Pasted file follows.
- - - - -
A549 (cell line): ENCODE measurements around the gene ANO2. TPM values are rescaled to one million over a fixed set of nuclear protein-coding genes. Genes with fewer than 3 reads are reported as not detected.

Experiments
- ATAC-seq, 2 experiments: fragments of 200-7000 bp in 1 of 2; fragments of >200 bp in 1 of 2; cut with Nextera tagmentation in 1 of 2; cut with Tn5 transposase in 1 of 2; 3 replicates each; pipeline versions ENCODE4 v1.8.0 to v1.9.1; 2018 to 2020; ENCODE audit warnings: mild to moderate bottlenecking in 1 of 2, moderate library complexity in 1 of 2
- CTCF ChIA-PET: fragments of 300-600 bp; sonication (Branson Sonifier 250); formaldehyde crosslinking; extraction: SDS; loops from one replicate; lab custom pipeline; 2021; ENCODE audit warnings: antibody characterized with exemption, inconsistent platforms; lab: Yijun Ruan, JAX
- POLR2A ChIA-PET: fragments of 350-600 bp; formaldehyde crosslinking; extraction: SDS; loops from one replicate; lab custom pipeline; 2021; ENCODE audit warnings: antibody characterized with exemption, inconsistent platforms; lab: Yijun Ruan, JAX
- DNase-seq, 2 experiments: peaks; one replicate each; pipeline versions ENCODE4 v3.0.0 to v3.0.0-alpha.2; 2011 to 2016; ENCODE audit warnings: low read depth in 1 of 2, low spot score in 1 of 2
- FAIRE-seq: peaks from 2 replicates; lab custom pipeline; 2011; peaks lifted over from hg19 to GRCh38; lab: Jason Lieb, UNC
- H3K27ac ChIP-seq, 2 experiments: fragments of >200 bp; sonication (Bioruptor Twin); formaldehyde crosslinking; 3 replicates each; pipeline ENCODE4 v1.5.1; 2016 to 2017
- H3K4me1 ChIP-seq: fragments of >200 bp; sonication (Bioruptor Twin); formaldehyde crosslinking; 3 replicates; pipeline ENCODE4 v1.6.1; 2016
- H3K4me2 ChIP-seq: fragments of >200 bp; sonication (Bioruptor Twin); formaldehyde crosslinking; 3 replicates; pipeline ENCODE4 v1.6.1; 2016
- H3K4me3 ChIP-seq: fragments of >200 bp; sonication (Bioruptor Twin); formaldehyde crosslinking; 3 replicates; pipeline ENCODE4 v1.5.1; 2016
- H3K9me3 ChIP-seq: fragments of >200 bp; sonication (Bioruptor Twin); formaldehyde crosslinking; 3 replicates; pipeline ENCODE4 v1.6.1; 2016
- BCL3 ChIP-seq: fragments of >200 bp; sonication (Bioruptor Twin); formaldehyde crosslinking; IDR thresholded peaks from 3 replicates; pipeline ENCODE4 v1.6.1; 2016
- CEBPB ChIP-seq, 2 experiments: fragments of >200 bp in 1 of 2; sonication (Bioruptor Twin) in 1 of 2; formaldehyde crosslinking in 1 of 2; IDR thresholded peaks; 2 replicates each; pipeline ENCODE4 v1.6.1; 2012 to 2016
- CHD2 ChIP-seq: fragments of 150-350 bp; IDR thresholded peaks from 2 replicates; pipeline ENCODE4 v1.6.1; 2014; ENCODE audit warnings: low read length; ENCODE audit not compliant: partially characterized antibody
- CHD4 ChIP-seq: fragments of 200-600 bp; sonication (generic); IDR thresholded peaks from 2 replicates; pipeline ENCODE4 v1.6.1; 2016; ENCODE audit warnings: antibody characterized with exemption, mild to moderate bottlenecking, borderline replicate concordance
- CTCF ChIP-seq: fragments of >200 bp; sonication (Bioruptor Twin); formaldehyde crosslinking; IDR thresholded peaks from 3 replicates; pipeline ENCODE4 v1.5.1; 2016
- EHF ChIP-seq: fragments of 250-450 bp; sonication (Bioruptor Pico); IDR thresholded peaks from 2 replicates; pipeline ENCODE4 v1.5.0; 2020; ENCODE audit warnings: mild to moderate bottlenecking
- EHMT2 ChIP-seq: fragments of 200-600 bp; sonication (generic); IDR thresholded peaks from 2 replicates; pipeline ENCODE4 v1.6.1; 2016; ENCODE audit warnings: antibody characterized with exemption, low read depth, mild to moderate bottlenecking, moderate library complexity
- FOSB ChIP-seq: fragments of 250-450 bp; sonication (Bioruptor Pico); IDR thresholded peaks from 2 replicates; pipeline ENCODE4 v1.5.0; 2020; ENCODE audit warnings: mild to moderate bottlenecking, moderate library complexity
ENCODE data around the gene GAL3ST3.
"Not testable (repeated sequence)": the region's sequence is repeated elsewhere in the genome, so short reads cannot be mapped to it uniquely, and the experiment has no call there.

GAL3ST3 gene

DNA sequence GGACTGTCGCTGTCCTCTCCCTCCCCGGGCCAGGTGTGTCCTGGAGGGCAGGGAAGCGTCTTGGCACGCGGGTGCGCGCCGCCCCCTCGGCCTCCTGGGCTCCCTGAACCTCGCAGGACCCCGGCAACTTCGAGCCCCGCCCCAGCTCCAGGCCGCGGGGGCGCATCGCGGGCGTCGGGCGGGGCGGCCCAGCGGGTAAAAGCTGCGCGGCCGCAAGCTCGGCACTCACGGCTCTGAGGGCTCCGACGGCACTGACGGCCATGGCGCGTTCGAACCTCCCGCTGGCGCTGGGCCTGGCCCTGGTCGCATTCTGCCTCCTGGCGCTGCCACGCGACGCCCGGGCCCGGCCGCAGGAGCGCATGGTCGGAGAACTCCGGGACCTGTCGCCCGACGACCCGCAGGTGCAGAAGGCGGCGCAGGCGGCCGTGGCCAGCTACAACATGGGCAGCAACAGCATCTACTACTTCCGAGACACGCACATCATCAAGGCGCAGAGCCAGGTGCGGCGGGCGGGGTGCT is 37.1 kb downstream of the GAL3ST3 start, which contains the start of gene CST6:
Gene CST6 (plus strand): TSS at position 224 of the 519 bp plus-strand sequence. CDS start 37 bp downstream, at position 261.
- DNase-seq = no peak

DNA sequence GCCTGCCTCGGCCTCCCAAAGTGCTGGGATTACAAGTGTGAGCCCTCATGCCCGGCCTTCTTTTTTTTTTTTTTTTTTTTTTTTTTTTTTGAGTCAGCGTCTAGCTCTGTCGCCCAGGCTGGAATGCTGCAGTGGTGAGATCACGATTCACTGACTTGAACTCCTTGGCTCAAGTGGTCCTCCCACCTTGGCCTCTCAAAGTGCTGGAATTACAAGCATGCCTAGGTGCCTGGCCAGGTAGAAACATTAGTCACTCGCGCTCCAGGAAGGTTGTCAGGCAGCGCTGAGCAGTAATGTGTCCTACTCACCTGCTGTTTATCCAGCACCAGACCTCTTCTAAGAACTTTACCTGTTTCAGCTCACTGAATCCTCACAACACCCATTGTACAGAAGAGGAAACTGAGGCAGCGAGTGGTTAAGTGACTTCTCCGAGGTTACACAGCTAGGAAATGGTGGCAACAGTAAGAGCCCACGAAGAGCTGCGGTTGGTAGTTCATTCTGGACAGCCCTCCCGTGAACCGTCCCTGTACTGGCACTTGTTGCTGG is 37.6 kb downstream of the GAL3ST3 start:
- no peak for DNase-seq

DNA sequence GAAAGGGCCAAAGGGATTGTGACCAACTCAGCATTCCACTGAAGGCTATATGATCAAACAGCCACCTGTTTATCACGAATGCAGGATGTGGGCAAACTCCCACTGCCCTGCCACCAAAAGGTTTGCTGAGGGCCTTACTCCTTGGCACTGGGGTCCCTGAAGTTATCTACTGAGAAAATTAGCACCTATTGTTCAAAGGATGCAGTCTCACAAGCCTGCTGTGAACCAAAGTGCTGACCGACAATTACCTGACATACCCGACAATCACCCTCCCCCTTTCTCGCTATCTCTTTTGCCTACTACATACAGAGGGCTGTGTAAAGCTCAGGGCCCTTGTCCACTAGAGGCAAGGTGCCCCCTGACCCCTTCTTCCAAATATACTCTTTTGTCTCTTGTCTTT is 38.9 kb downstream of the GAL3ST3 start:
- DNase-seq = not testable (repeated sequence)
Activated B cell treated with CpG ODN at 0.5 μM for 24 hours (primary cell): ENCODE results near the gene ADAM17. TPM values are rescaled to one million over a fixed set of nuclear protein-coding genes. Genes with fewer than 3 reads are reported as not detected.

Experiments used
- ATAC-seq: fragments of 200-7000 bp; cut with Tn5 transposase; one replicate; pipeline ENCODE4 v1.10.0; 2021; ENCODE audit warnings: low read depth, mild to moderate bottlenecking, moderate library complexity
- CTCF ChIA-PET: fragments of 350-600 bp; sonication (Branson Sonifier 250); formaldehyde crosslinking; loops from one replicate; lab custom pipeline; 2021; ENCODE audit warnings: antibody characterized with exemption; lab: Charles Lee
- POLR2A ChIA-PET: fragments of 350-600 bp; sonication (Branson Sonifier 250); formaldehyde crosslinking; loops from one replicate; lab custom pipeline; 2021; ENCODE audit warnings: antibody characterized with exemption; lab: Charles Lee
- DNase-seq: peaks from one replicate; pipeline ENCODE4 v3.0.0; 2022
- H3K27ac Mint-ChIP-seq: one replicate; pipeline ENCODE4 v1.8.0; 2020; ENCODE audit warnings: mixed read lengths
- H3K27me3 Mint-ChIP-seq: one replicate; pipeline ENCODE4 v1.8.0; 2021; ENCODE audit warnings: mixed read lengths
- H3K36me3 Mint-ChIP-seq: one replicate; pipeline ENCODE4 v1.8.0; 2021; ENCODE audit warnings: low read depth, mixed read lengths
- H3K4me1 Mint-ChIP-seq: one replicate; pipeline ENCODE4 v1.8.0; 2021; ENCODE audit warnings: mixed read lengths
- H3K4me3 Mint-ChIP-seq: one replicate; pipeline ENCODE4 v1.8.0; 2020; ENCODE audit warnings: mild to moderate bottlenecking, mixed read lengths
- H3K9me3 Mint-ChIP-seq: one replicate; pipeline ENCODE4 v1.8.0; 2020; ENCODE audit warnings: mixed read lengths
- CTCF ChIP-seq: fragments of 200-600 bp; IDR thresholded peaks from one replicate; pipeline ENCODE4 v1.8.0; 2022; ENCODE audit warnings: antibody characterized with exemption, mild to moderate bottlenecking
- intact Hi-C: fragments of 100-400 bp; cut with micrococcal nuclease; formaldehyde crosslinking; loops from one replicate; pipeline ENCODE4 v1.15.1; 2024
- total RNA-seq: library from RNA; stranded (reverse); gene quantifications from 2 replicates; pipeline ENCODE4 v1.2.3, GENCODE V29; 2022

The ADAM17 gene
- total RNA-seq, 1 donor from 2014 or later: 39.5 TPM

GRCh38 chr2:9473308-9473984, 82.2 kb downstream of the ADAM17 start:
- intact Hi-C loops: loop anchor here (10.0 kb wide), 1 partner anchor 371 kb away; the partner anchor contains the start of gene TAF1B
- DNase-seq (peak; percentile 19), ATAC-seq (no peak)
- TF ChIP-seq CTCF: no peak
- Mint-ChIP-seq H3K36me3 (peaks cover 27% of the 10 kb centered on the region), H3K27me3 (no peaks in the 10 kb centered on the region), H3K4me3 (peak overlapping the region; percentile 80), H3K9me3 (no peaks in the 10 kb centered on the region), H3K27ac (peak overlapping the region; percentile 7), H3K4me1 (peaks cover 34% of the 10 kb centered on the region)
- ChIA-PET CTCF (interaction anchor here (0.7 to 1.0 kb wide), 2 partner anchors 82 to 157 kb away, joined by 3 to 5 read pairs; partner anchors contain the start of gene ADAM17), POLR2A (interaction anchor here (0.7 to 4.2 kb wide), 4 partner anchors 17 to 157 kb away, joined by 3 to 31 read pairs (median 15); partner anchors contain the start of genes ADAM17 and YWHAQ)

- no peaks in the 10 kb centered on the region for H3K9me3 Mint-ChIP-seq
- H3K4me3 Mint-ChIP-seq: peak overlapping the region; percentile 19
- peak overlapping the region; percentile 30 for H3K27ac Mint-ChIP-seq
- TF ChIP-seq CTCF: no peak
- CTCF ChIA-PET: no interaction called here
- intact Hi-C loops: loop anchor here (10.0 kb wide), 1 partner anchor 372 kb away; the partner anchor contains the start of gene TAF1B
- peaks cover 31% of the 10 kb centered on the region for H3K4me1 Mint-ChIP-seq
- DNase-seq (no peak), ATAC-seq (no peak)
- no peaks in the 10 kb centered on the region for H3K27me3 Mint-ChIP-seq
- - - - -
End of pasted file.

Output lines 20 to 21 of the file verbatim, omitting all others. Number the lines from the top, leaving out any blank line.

- FOSB ChIP-seq: fragments of 250-450 bp; sonication (Bioruptor Pico); IDR thresholded peaks from 2 replicates; pipeline ENCODE4 v1.5.0; 2020; ENCODE audit warnings: mild to moderate bottlenecking, moderate library complexity
ENCODE data around the gene GAL3ST3.